Wednesday, March 6, 2013

Yellow Dog Project

 
This is a great project for all reasons! Working at a veterinary clinic and as a dog trainer I can see an application for this! I especially like it for those dogs that just need a little space because they may be nervous and aren't quite ready for another dog to approach them. As much as people want their dog to socialize with others, and are aware that their dog loves other, sometimes it is forgotten that the receiving dog may not be as comfortable as your dog.
Promoting the yellow ribbon will help give people a voice to say "No" to approaching strangers or people with dogs when they find it hard to say otherwise. Help spread the word and share this with anyone you know that may have an injured or rehabilitating, in training, or scared dog!

Monday, March 4, 2013

Tip of the Day:

 A healthy dog is a happy dog! If you feed your dog a high quality meal your dog will be less likely to have issues in the long run. Sometimes the effects of your pets food won't be noticed until they are older. A poor diet can result in a dingy coat, dry or flaky skin, ear infections or a long term effect tumors, seizures etc. If your dog is experiencing any of the above consider changing their food and experimenting, it may be as simple as that and then you don't have to keep putting your dog on medications because they can't stop scratching.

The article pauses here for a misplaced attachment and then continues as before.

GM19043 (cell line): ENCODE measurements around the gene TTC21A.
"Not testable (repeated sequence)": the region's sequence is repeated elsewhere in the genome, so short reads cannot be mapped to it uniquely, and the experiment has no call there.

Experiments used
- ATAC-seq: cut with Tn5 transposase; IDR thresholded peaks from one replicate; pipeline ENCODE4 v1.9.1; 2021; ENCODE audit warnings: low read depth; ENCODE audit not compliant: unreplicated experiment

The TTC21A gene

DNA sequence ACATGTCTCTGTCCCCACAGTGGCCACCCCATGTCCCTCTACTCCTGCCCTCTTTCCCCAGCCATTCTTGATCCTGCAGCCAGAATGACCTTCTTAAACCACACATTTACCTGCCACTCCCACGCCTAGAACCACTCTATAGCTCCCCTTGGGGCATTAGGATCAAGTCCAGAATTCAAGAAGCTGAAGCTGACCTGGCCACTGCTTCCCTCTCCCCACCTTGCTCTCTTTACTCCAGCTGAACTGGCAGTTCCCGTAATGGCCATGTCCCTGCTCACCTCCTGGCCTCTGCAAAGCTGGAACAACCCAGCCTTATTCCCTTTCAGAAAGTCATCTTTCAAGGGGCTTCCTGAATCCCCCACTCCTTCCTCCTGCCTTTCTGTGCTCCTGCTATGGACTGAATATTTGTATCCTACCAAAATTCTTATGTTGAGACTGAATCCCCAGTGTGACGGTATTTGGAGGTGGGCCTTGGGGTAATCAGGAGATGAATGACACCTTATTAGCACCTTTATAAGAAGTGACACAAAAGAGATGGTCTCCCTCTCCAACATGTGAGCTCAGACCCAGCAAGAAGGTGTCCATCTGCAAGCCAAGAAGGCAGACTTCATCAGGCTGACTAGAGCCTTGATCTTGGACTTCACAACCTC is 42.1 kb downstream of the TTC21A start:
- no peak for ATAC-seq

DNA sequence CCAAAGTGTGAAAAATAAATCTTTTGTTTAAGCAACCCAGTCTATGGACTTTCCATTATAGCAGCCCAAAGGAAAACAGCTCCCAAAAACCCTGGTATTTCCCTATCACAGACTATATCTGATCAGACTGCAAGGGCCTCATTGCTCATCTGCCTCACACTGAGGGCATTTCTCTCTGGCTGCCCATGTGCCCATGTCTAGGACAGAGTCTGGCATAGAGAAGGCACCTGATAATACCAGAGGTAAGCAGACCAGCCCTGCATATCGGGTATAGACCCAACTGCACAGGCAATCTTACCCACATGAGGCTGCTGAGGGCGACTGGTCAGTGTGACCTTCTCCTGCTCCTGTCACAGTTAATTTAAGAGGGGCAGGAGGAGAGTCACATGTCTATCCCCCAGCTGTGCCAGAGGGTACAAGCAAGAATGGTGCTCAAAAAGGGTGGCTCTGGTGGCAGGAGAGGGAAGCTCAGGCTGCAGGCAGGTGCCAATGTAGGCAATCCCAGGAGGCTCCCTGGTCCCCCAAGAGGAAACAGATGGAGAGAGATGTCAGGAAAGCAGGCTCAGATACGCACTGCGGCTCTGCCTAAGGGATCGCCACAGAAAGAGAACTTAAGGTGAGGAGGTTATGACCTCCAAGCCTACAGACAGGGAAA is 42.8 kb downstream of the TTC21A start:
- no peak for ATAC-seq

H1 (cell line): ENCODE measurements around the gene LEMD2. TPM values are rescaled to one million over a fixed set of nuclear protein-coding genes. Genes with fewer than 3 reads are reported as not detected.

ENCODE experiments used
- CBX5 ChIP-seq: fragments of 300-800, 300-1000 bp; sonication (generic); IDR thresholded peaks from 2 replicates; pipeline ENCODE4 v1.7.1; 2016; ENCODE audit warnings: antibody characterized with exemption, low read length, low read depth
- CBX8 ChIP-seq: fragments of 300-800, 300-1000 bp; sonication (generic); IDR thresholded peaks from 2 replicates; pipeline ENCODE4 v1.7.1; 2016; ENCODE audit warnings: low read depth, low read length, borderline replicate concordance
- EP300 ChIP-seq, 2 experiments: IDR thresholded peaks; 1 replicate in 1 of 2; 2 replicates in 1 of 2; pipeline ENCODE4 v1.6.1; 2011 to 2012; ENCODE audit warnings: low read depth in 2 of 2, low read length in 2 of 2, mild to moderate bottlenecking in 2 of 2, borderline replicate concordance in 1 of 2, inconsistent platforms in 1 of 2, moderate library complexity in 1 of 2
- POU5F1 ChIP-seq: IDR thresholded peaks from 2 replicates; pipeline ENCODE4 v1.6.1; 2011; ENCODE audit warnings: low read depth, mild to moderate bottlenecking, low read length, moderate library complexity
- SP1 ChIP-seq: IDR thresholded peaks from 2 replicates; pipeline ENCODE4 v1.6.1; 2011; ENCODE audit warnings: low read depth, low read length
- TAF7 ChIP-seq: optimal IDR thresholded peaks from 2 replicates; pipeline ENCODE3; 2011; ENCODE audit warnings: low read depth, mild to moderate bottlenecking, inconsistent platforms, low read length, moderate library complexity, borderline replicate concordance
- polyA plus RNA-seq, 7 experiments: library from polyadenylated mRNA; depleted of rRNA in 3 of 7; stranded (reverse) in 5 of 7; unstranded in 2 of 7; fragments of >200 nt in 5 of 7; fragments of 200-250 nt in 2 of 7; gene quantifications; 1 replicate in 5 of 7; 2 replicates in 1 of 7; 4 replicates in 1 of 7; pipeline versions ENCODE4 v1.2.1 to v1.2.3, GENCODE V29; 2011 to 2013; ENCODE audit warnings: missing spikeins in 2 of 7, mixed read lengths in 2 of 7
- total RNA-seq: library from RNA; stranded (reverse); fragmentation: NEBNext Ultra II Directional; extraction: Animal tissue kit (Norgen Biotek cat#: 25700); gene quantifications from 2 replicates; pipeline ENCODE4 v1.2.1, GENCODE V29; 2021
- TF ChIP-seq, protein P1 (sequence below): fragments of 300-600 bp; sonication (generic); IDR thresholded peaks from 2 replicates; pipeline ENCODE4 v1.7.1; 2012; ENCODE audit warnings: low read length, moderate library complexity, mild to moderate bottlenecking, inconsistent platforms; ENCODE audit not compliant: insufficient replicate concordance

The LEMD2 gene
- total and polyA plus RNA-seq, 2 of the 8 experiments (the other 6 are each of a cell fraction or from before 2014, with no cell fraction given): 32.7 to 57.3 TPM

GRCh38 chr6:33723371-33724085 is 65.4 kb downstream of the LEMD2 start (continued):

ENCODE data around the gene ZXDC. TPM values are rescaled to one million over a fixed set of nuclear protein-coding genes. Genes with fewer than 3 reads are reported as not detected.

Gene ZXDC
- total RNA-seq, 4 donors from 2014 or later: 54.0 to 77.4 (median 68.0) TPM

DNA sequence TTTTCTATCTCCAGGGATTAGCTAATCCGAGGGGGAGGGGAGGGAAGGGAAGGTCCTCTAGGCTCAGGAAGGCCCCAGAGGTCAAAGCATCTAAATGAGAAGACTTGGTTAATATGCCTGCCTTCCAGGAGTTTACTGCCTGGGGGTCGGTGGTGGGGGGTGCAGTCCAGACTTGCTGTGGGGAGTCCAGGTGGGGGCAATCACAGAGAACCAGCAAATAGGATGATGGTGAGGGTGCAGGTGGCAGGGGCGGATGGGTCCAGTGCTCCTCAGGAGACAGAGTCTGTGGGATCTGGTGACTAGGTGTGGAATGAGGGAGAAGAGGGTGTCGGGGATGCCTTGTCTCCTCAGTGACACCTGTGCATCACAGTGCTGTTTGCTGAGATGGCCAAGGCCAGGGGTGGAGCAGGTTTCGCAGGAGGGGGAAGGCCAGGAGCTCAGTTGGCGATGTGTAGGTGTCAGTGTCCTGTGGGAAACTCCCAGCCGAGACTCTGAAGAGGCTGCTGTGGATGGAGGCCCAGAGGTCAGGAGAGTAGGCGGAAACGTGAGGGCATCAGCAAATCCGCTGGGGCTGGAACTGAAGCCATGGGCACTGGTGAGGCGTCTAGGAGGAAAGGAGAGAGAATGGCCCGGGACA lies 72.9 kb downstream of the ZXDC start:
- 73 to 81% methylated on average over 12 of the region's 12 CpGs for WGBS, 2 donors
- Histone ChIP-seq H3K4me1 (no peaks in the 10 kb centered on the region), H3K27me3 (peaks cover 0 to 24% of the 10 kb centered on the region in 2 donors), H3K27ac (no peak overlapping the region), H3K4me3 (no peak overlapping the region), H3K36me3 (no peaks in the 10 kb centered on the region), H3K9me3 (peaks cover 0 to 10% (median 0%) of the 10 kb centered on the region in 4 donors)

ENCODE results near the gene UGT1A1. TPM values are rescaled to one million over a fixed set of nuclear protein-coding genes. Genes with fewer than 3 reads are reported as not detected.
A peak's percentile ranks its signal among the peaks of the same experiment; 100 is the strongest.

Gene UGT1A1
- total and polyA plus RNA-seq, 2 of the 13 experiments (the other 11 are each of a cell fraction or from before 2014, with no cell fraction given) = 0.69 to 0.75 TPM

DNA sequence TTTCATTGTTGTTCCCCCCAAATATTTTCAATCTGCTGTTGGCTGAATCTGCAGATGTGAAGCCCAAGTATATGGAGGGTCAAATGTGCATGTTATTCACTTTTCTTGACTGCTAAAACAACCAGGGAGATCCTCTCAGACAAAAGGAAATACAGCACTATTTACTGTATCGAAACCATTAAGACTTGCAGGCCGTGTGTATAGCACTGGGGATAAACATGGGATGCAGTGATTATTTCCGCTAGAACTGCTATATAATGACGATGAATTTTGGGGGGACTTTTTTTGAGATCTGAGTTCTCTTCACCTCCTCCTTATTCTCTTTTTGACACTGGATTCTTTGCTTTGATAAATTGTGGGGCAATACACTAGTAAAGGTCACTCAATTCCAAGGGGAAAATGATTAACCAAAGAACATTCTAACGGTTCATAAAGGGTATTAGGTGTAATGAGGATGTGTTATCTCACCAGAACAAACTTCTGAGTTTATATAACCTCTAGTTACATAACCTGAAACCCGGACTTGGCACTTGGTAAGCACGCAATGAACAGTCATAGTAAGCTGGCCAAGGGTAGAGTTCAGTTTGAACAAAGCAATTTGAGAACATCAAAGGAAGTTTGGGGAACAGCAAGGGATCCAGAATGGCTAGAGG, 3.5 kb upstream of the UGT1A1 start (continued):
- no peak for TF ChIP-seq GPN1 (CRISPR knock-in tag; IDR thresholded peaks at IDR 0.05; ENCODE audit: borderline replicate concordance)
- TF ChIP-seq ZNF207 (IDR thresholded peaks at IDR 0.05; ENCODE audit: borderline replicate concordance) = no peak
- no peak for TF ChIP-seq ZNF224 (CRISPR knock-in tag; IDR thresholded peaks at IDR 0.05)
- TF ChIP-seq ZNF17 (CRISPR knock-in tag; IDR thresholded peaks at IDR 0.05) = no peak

Saturday, March 2, 2013

Scout and Henry

Scout, 5 years old and Henry, 9 months old but about 10 weeks old in this picture


These are my two boys, Scout and Henry. Scout is a 5 years old and Henry is 9 months old. They are both yellow labs, not related. Henry comes with an interesting story which I may begin adding to regular posts as short stories. He has a secondary cleft palate.
 By looking at him you wouldn't know anything is wrong with him, but if you open his mouth, he has an opening that runs the length from behind his teeth down to his throat. Over time it has closed partially but not completely. It can make life a little difficult when he is a dog that also has pica. Stay tuned to hear about his adventure from 2 days old to present time. Scout definetly has his stories but over the course of 5 years what dog doesn't!
Real Time Web Analytics